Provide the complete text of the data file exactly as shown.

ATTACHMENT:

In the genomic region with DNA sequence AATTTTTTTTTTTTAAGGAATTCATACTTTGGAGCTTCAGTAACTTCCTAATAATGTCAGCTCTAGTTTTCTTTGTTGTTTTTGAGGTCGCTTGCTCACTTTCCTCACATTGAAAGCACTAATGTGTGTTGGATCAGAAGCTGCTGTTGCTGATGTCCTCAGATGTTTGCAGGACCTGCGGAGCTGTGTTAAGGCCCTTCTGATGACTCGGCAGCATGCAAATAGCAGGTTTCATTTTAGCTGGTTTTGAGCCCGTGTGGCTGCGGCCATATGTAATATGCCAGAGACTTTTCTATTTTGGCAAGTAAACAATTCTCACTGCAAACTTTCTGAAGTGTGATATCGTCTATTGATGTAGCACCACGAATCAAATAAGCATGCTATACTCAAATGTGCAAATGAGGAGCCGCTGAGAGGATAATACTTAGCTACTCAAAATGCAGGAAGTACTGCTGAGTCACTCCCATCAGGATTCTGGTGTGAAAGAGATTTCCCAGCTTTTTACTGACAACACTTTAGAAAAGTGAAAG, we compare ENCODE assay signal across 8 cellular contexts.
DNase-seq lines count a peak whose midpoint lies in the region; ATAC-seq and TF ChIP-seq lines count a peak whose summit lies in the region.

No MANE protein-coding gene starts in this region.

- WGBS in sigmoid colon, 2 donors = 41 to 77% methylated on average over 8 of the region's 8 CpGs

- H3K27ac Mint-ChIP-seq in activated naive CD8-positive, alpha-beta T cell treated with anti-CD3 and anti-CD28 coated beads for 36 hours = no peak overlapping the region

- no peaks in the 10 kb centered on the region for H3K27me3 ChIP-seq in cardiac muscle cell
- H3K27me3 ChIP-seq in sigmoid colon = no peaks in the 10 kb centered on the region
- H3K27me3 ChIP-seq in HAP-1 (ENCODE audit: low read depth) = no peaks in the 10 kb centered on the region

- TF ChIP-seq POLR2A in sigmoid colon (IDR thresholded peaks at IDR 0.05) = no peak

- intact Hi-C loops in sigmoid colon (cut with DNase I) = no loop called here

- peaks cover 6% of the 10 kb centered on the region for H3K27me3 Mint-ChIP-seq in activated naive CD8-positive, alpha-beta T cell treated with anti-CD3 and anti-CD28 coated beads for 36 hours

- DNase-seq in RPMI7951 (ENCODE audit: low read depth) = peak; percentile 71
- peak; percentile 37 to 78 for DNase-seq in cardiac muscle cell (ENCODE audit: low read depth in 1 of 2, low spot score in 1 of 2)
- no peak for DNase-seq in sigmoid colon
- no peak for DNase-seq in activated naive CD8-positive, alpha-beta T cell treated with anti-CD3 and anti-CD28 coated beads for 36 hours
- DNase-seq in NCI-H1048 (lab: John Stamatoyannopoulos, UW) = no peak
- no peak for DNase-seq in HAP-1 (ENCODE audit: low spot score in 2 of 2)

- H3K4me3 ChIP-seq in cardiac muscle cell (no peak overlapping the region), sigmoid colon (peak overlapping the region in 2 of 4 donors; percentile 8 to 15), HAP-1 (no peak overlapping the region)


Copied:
In the genomic region with DNA sequence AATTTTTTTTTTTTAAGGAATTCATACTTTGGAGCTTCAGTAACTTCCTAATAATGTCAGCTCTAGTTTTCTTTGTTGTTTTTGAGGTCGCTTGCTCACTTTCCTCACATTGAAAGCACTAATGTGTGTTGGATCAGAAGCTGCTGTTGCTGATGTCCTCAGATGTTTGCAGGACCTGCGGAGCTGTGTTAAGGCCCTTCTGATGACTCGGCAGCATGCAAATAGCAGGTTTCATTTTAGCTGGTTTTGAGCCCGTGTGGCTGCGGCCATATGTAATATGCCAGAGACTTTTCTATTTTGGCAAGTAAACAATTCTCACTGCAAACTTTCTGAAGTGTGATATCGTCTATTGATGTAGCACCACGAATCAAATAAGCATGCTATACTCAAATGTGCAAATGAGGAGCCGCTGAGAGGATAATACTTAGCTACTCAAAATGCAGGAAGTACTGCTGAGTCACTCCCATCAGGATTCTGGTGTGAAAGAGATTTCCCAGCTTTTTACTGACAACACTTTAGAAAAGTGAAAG, we compare ENCODE assay signal across 8 cellular contexts.
DNase-seq lines count a peak whose midpoint lies in the region; ATAC-seq and TF ChIP-seq lines count a peak whose summit lies in the region.

No MANE protein-coding gene starts in this region.

- WGBS in sigmoid colon, 2 donors = 41 to 77% methylated on average over 8 of the region's 8 CpGs

- H3K27ac Mint-ChIP-seq in activated naive CD8-positive, alpha-beta T cell treated with anti-CD3 and anti-CD28 coated beads for 36 hours = no peak overlapping the region

- no peaks in the 10 kb centered on the region for H3K27me3 ChIP-seq in cardiac muscle cell
- H3K27me3 ChIP-seq in sigmoid colon = no peaks in the 10 kb centered on the region
- H3K27me3 ChIP-seq in HAP-1 (ENCODE audit: low read depth) = no peaks in the 10 kb centered on the region

- TF ChIP-seq POLR2A in sigmoid colon (IDR thresholded peaks at IDR 0.05) = no peak

- intact Hi-C loops in sigmoid colon (cut with DNase I) = no loop called here

- peaks cover 6% of the 10 kb centered on the region for H3K27me3 Mint-ChIP-seq in activated naive CD8-positive, alpha-beta T cell treated with anti-CD3 and anti-CD28 coated beads for 36 hours

- DNase-seq in RPMI7951 (ENCODE audit: low read depth) = peak; percentile 71
- peak; percentile 37 to 78 for DNase-seq in cardiac muscle cell (ENCODE audit: low read depth in 1 of 2, low spot score in 1 of 2)
- no peak for DNase-seq in sigmoid colon
- no peak for DNase-seq in activated naive CD8-positive, alpha-beta T cell treated with anti-CD3 and anti-CD28 coated beads for 36 hours
- DNase-seq in NCI-H1048 (lab: John Stamatoyannopoulos, UW) = no peak
- no peak for DNase-seq in HAP-1 (ENCODE audit: low spot score in 2 of 2)

- H3K4me3 ChIP-seq in cardiac muscle cell (no peak overlapping the region), sigmoid colon (peak overlapping the region in 2 of 4 donors; percentile 8 to 15), HAP-1 (no peak overlapping the region)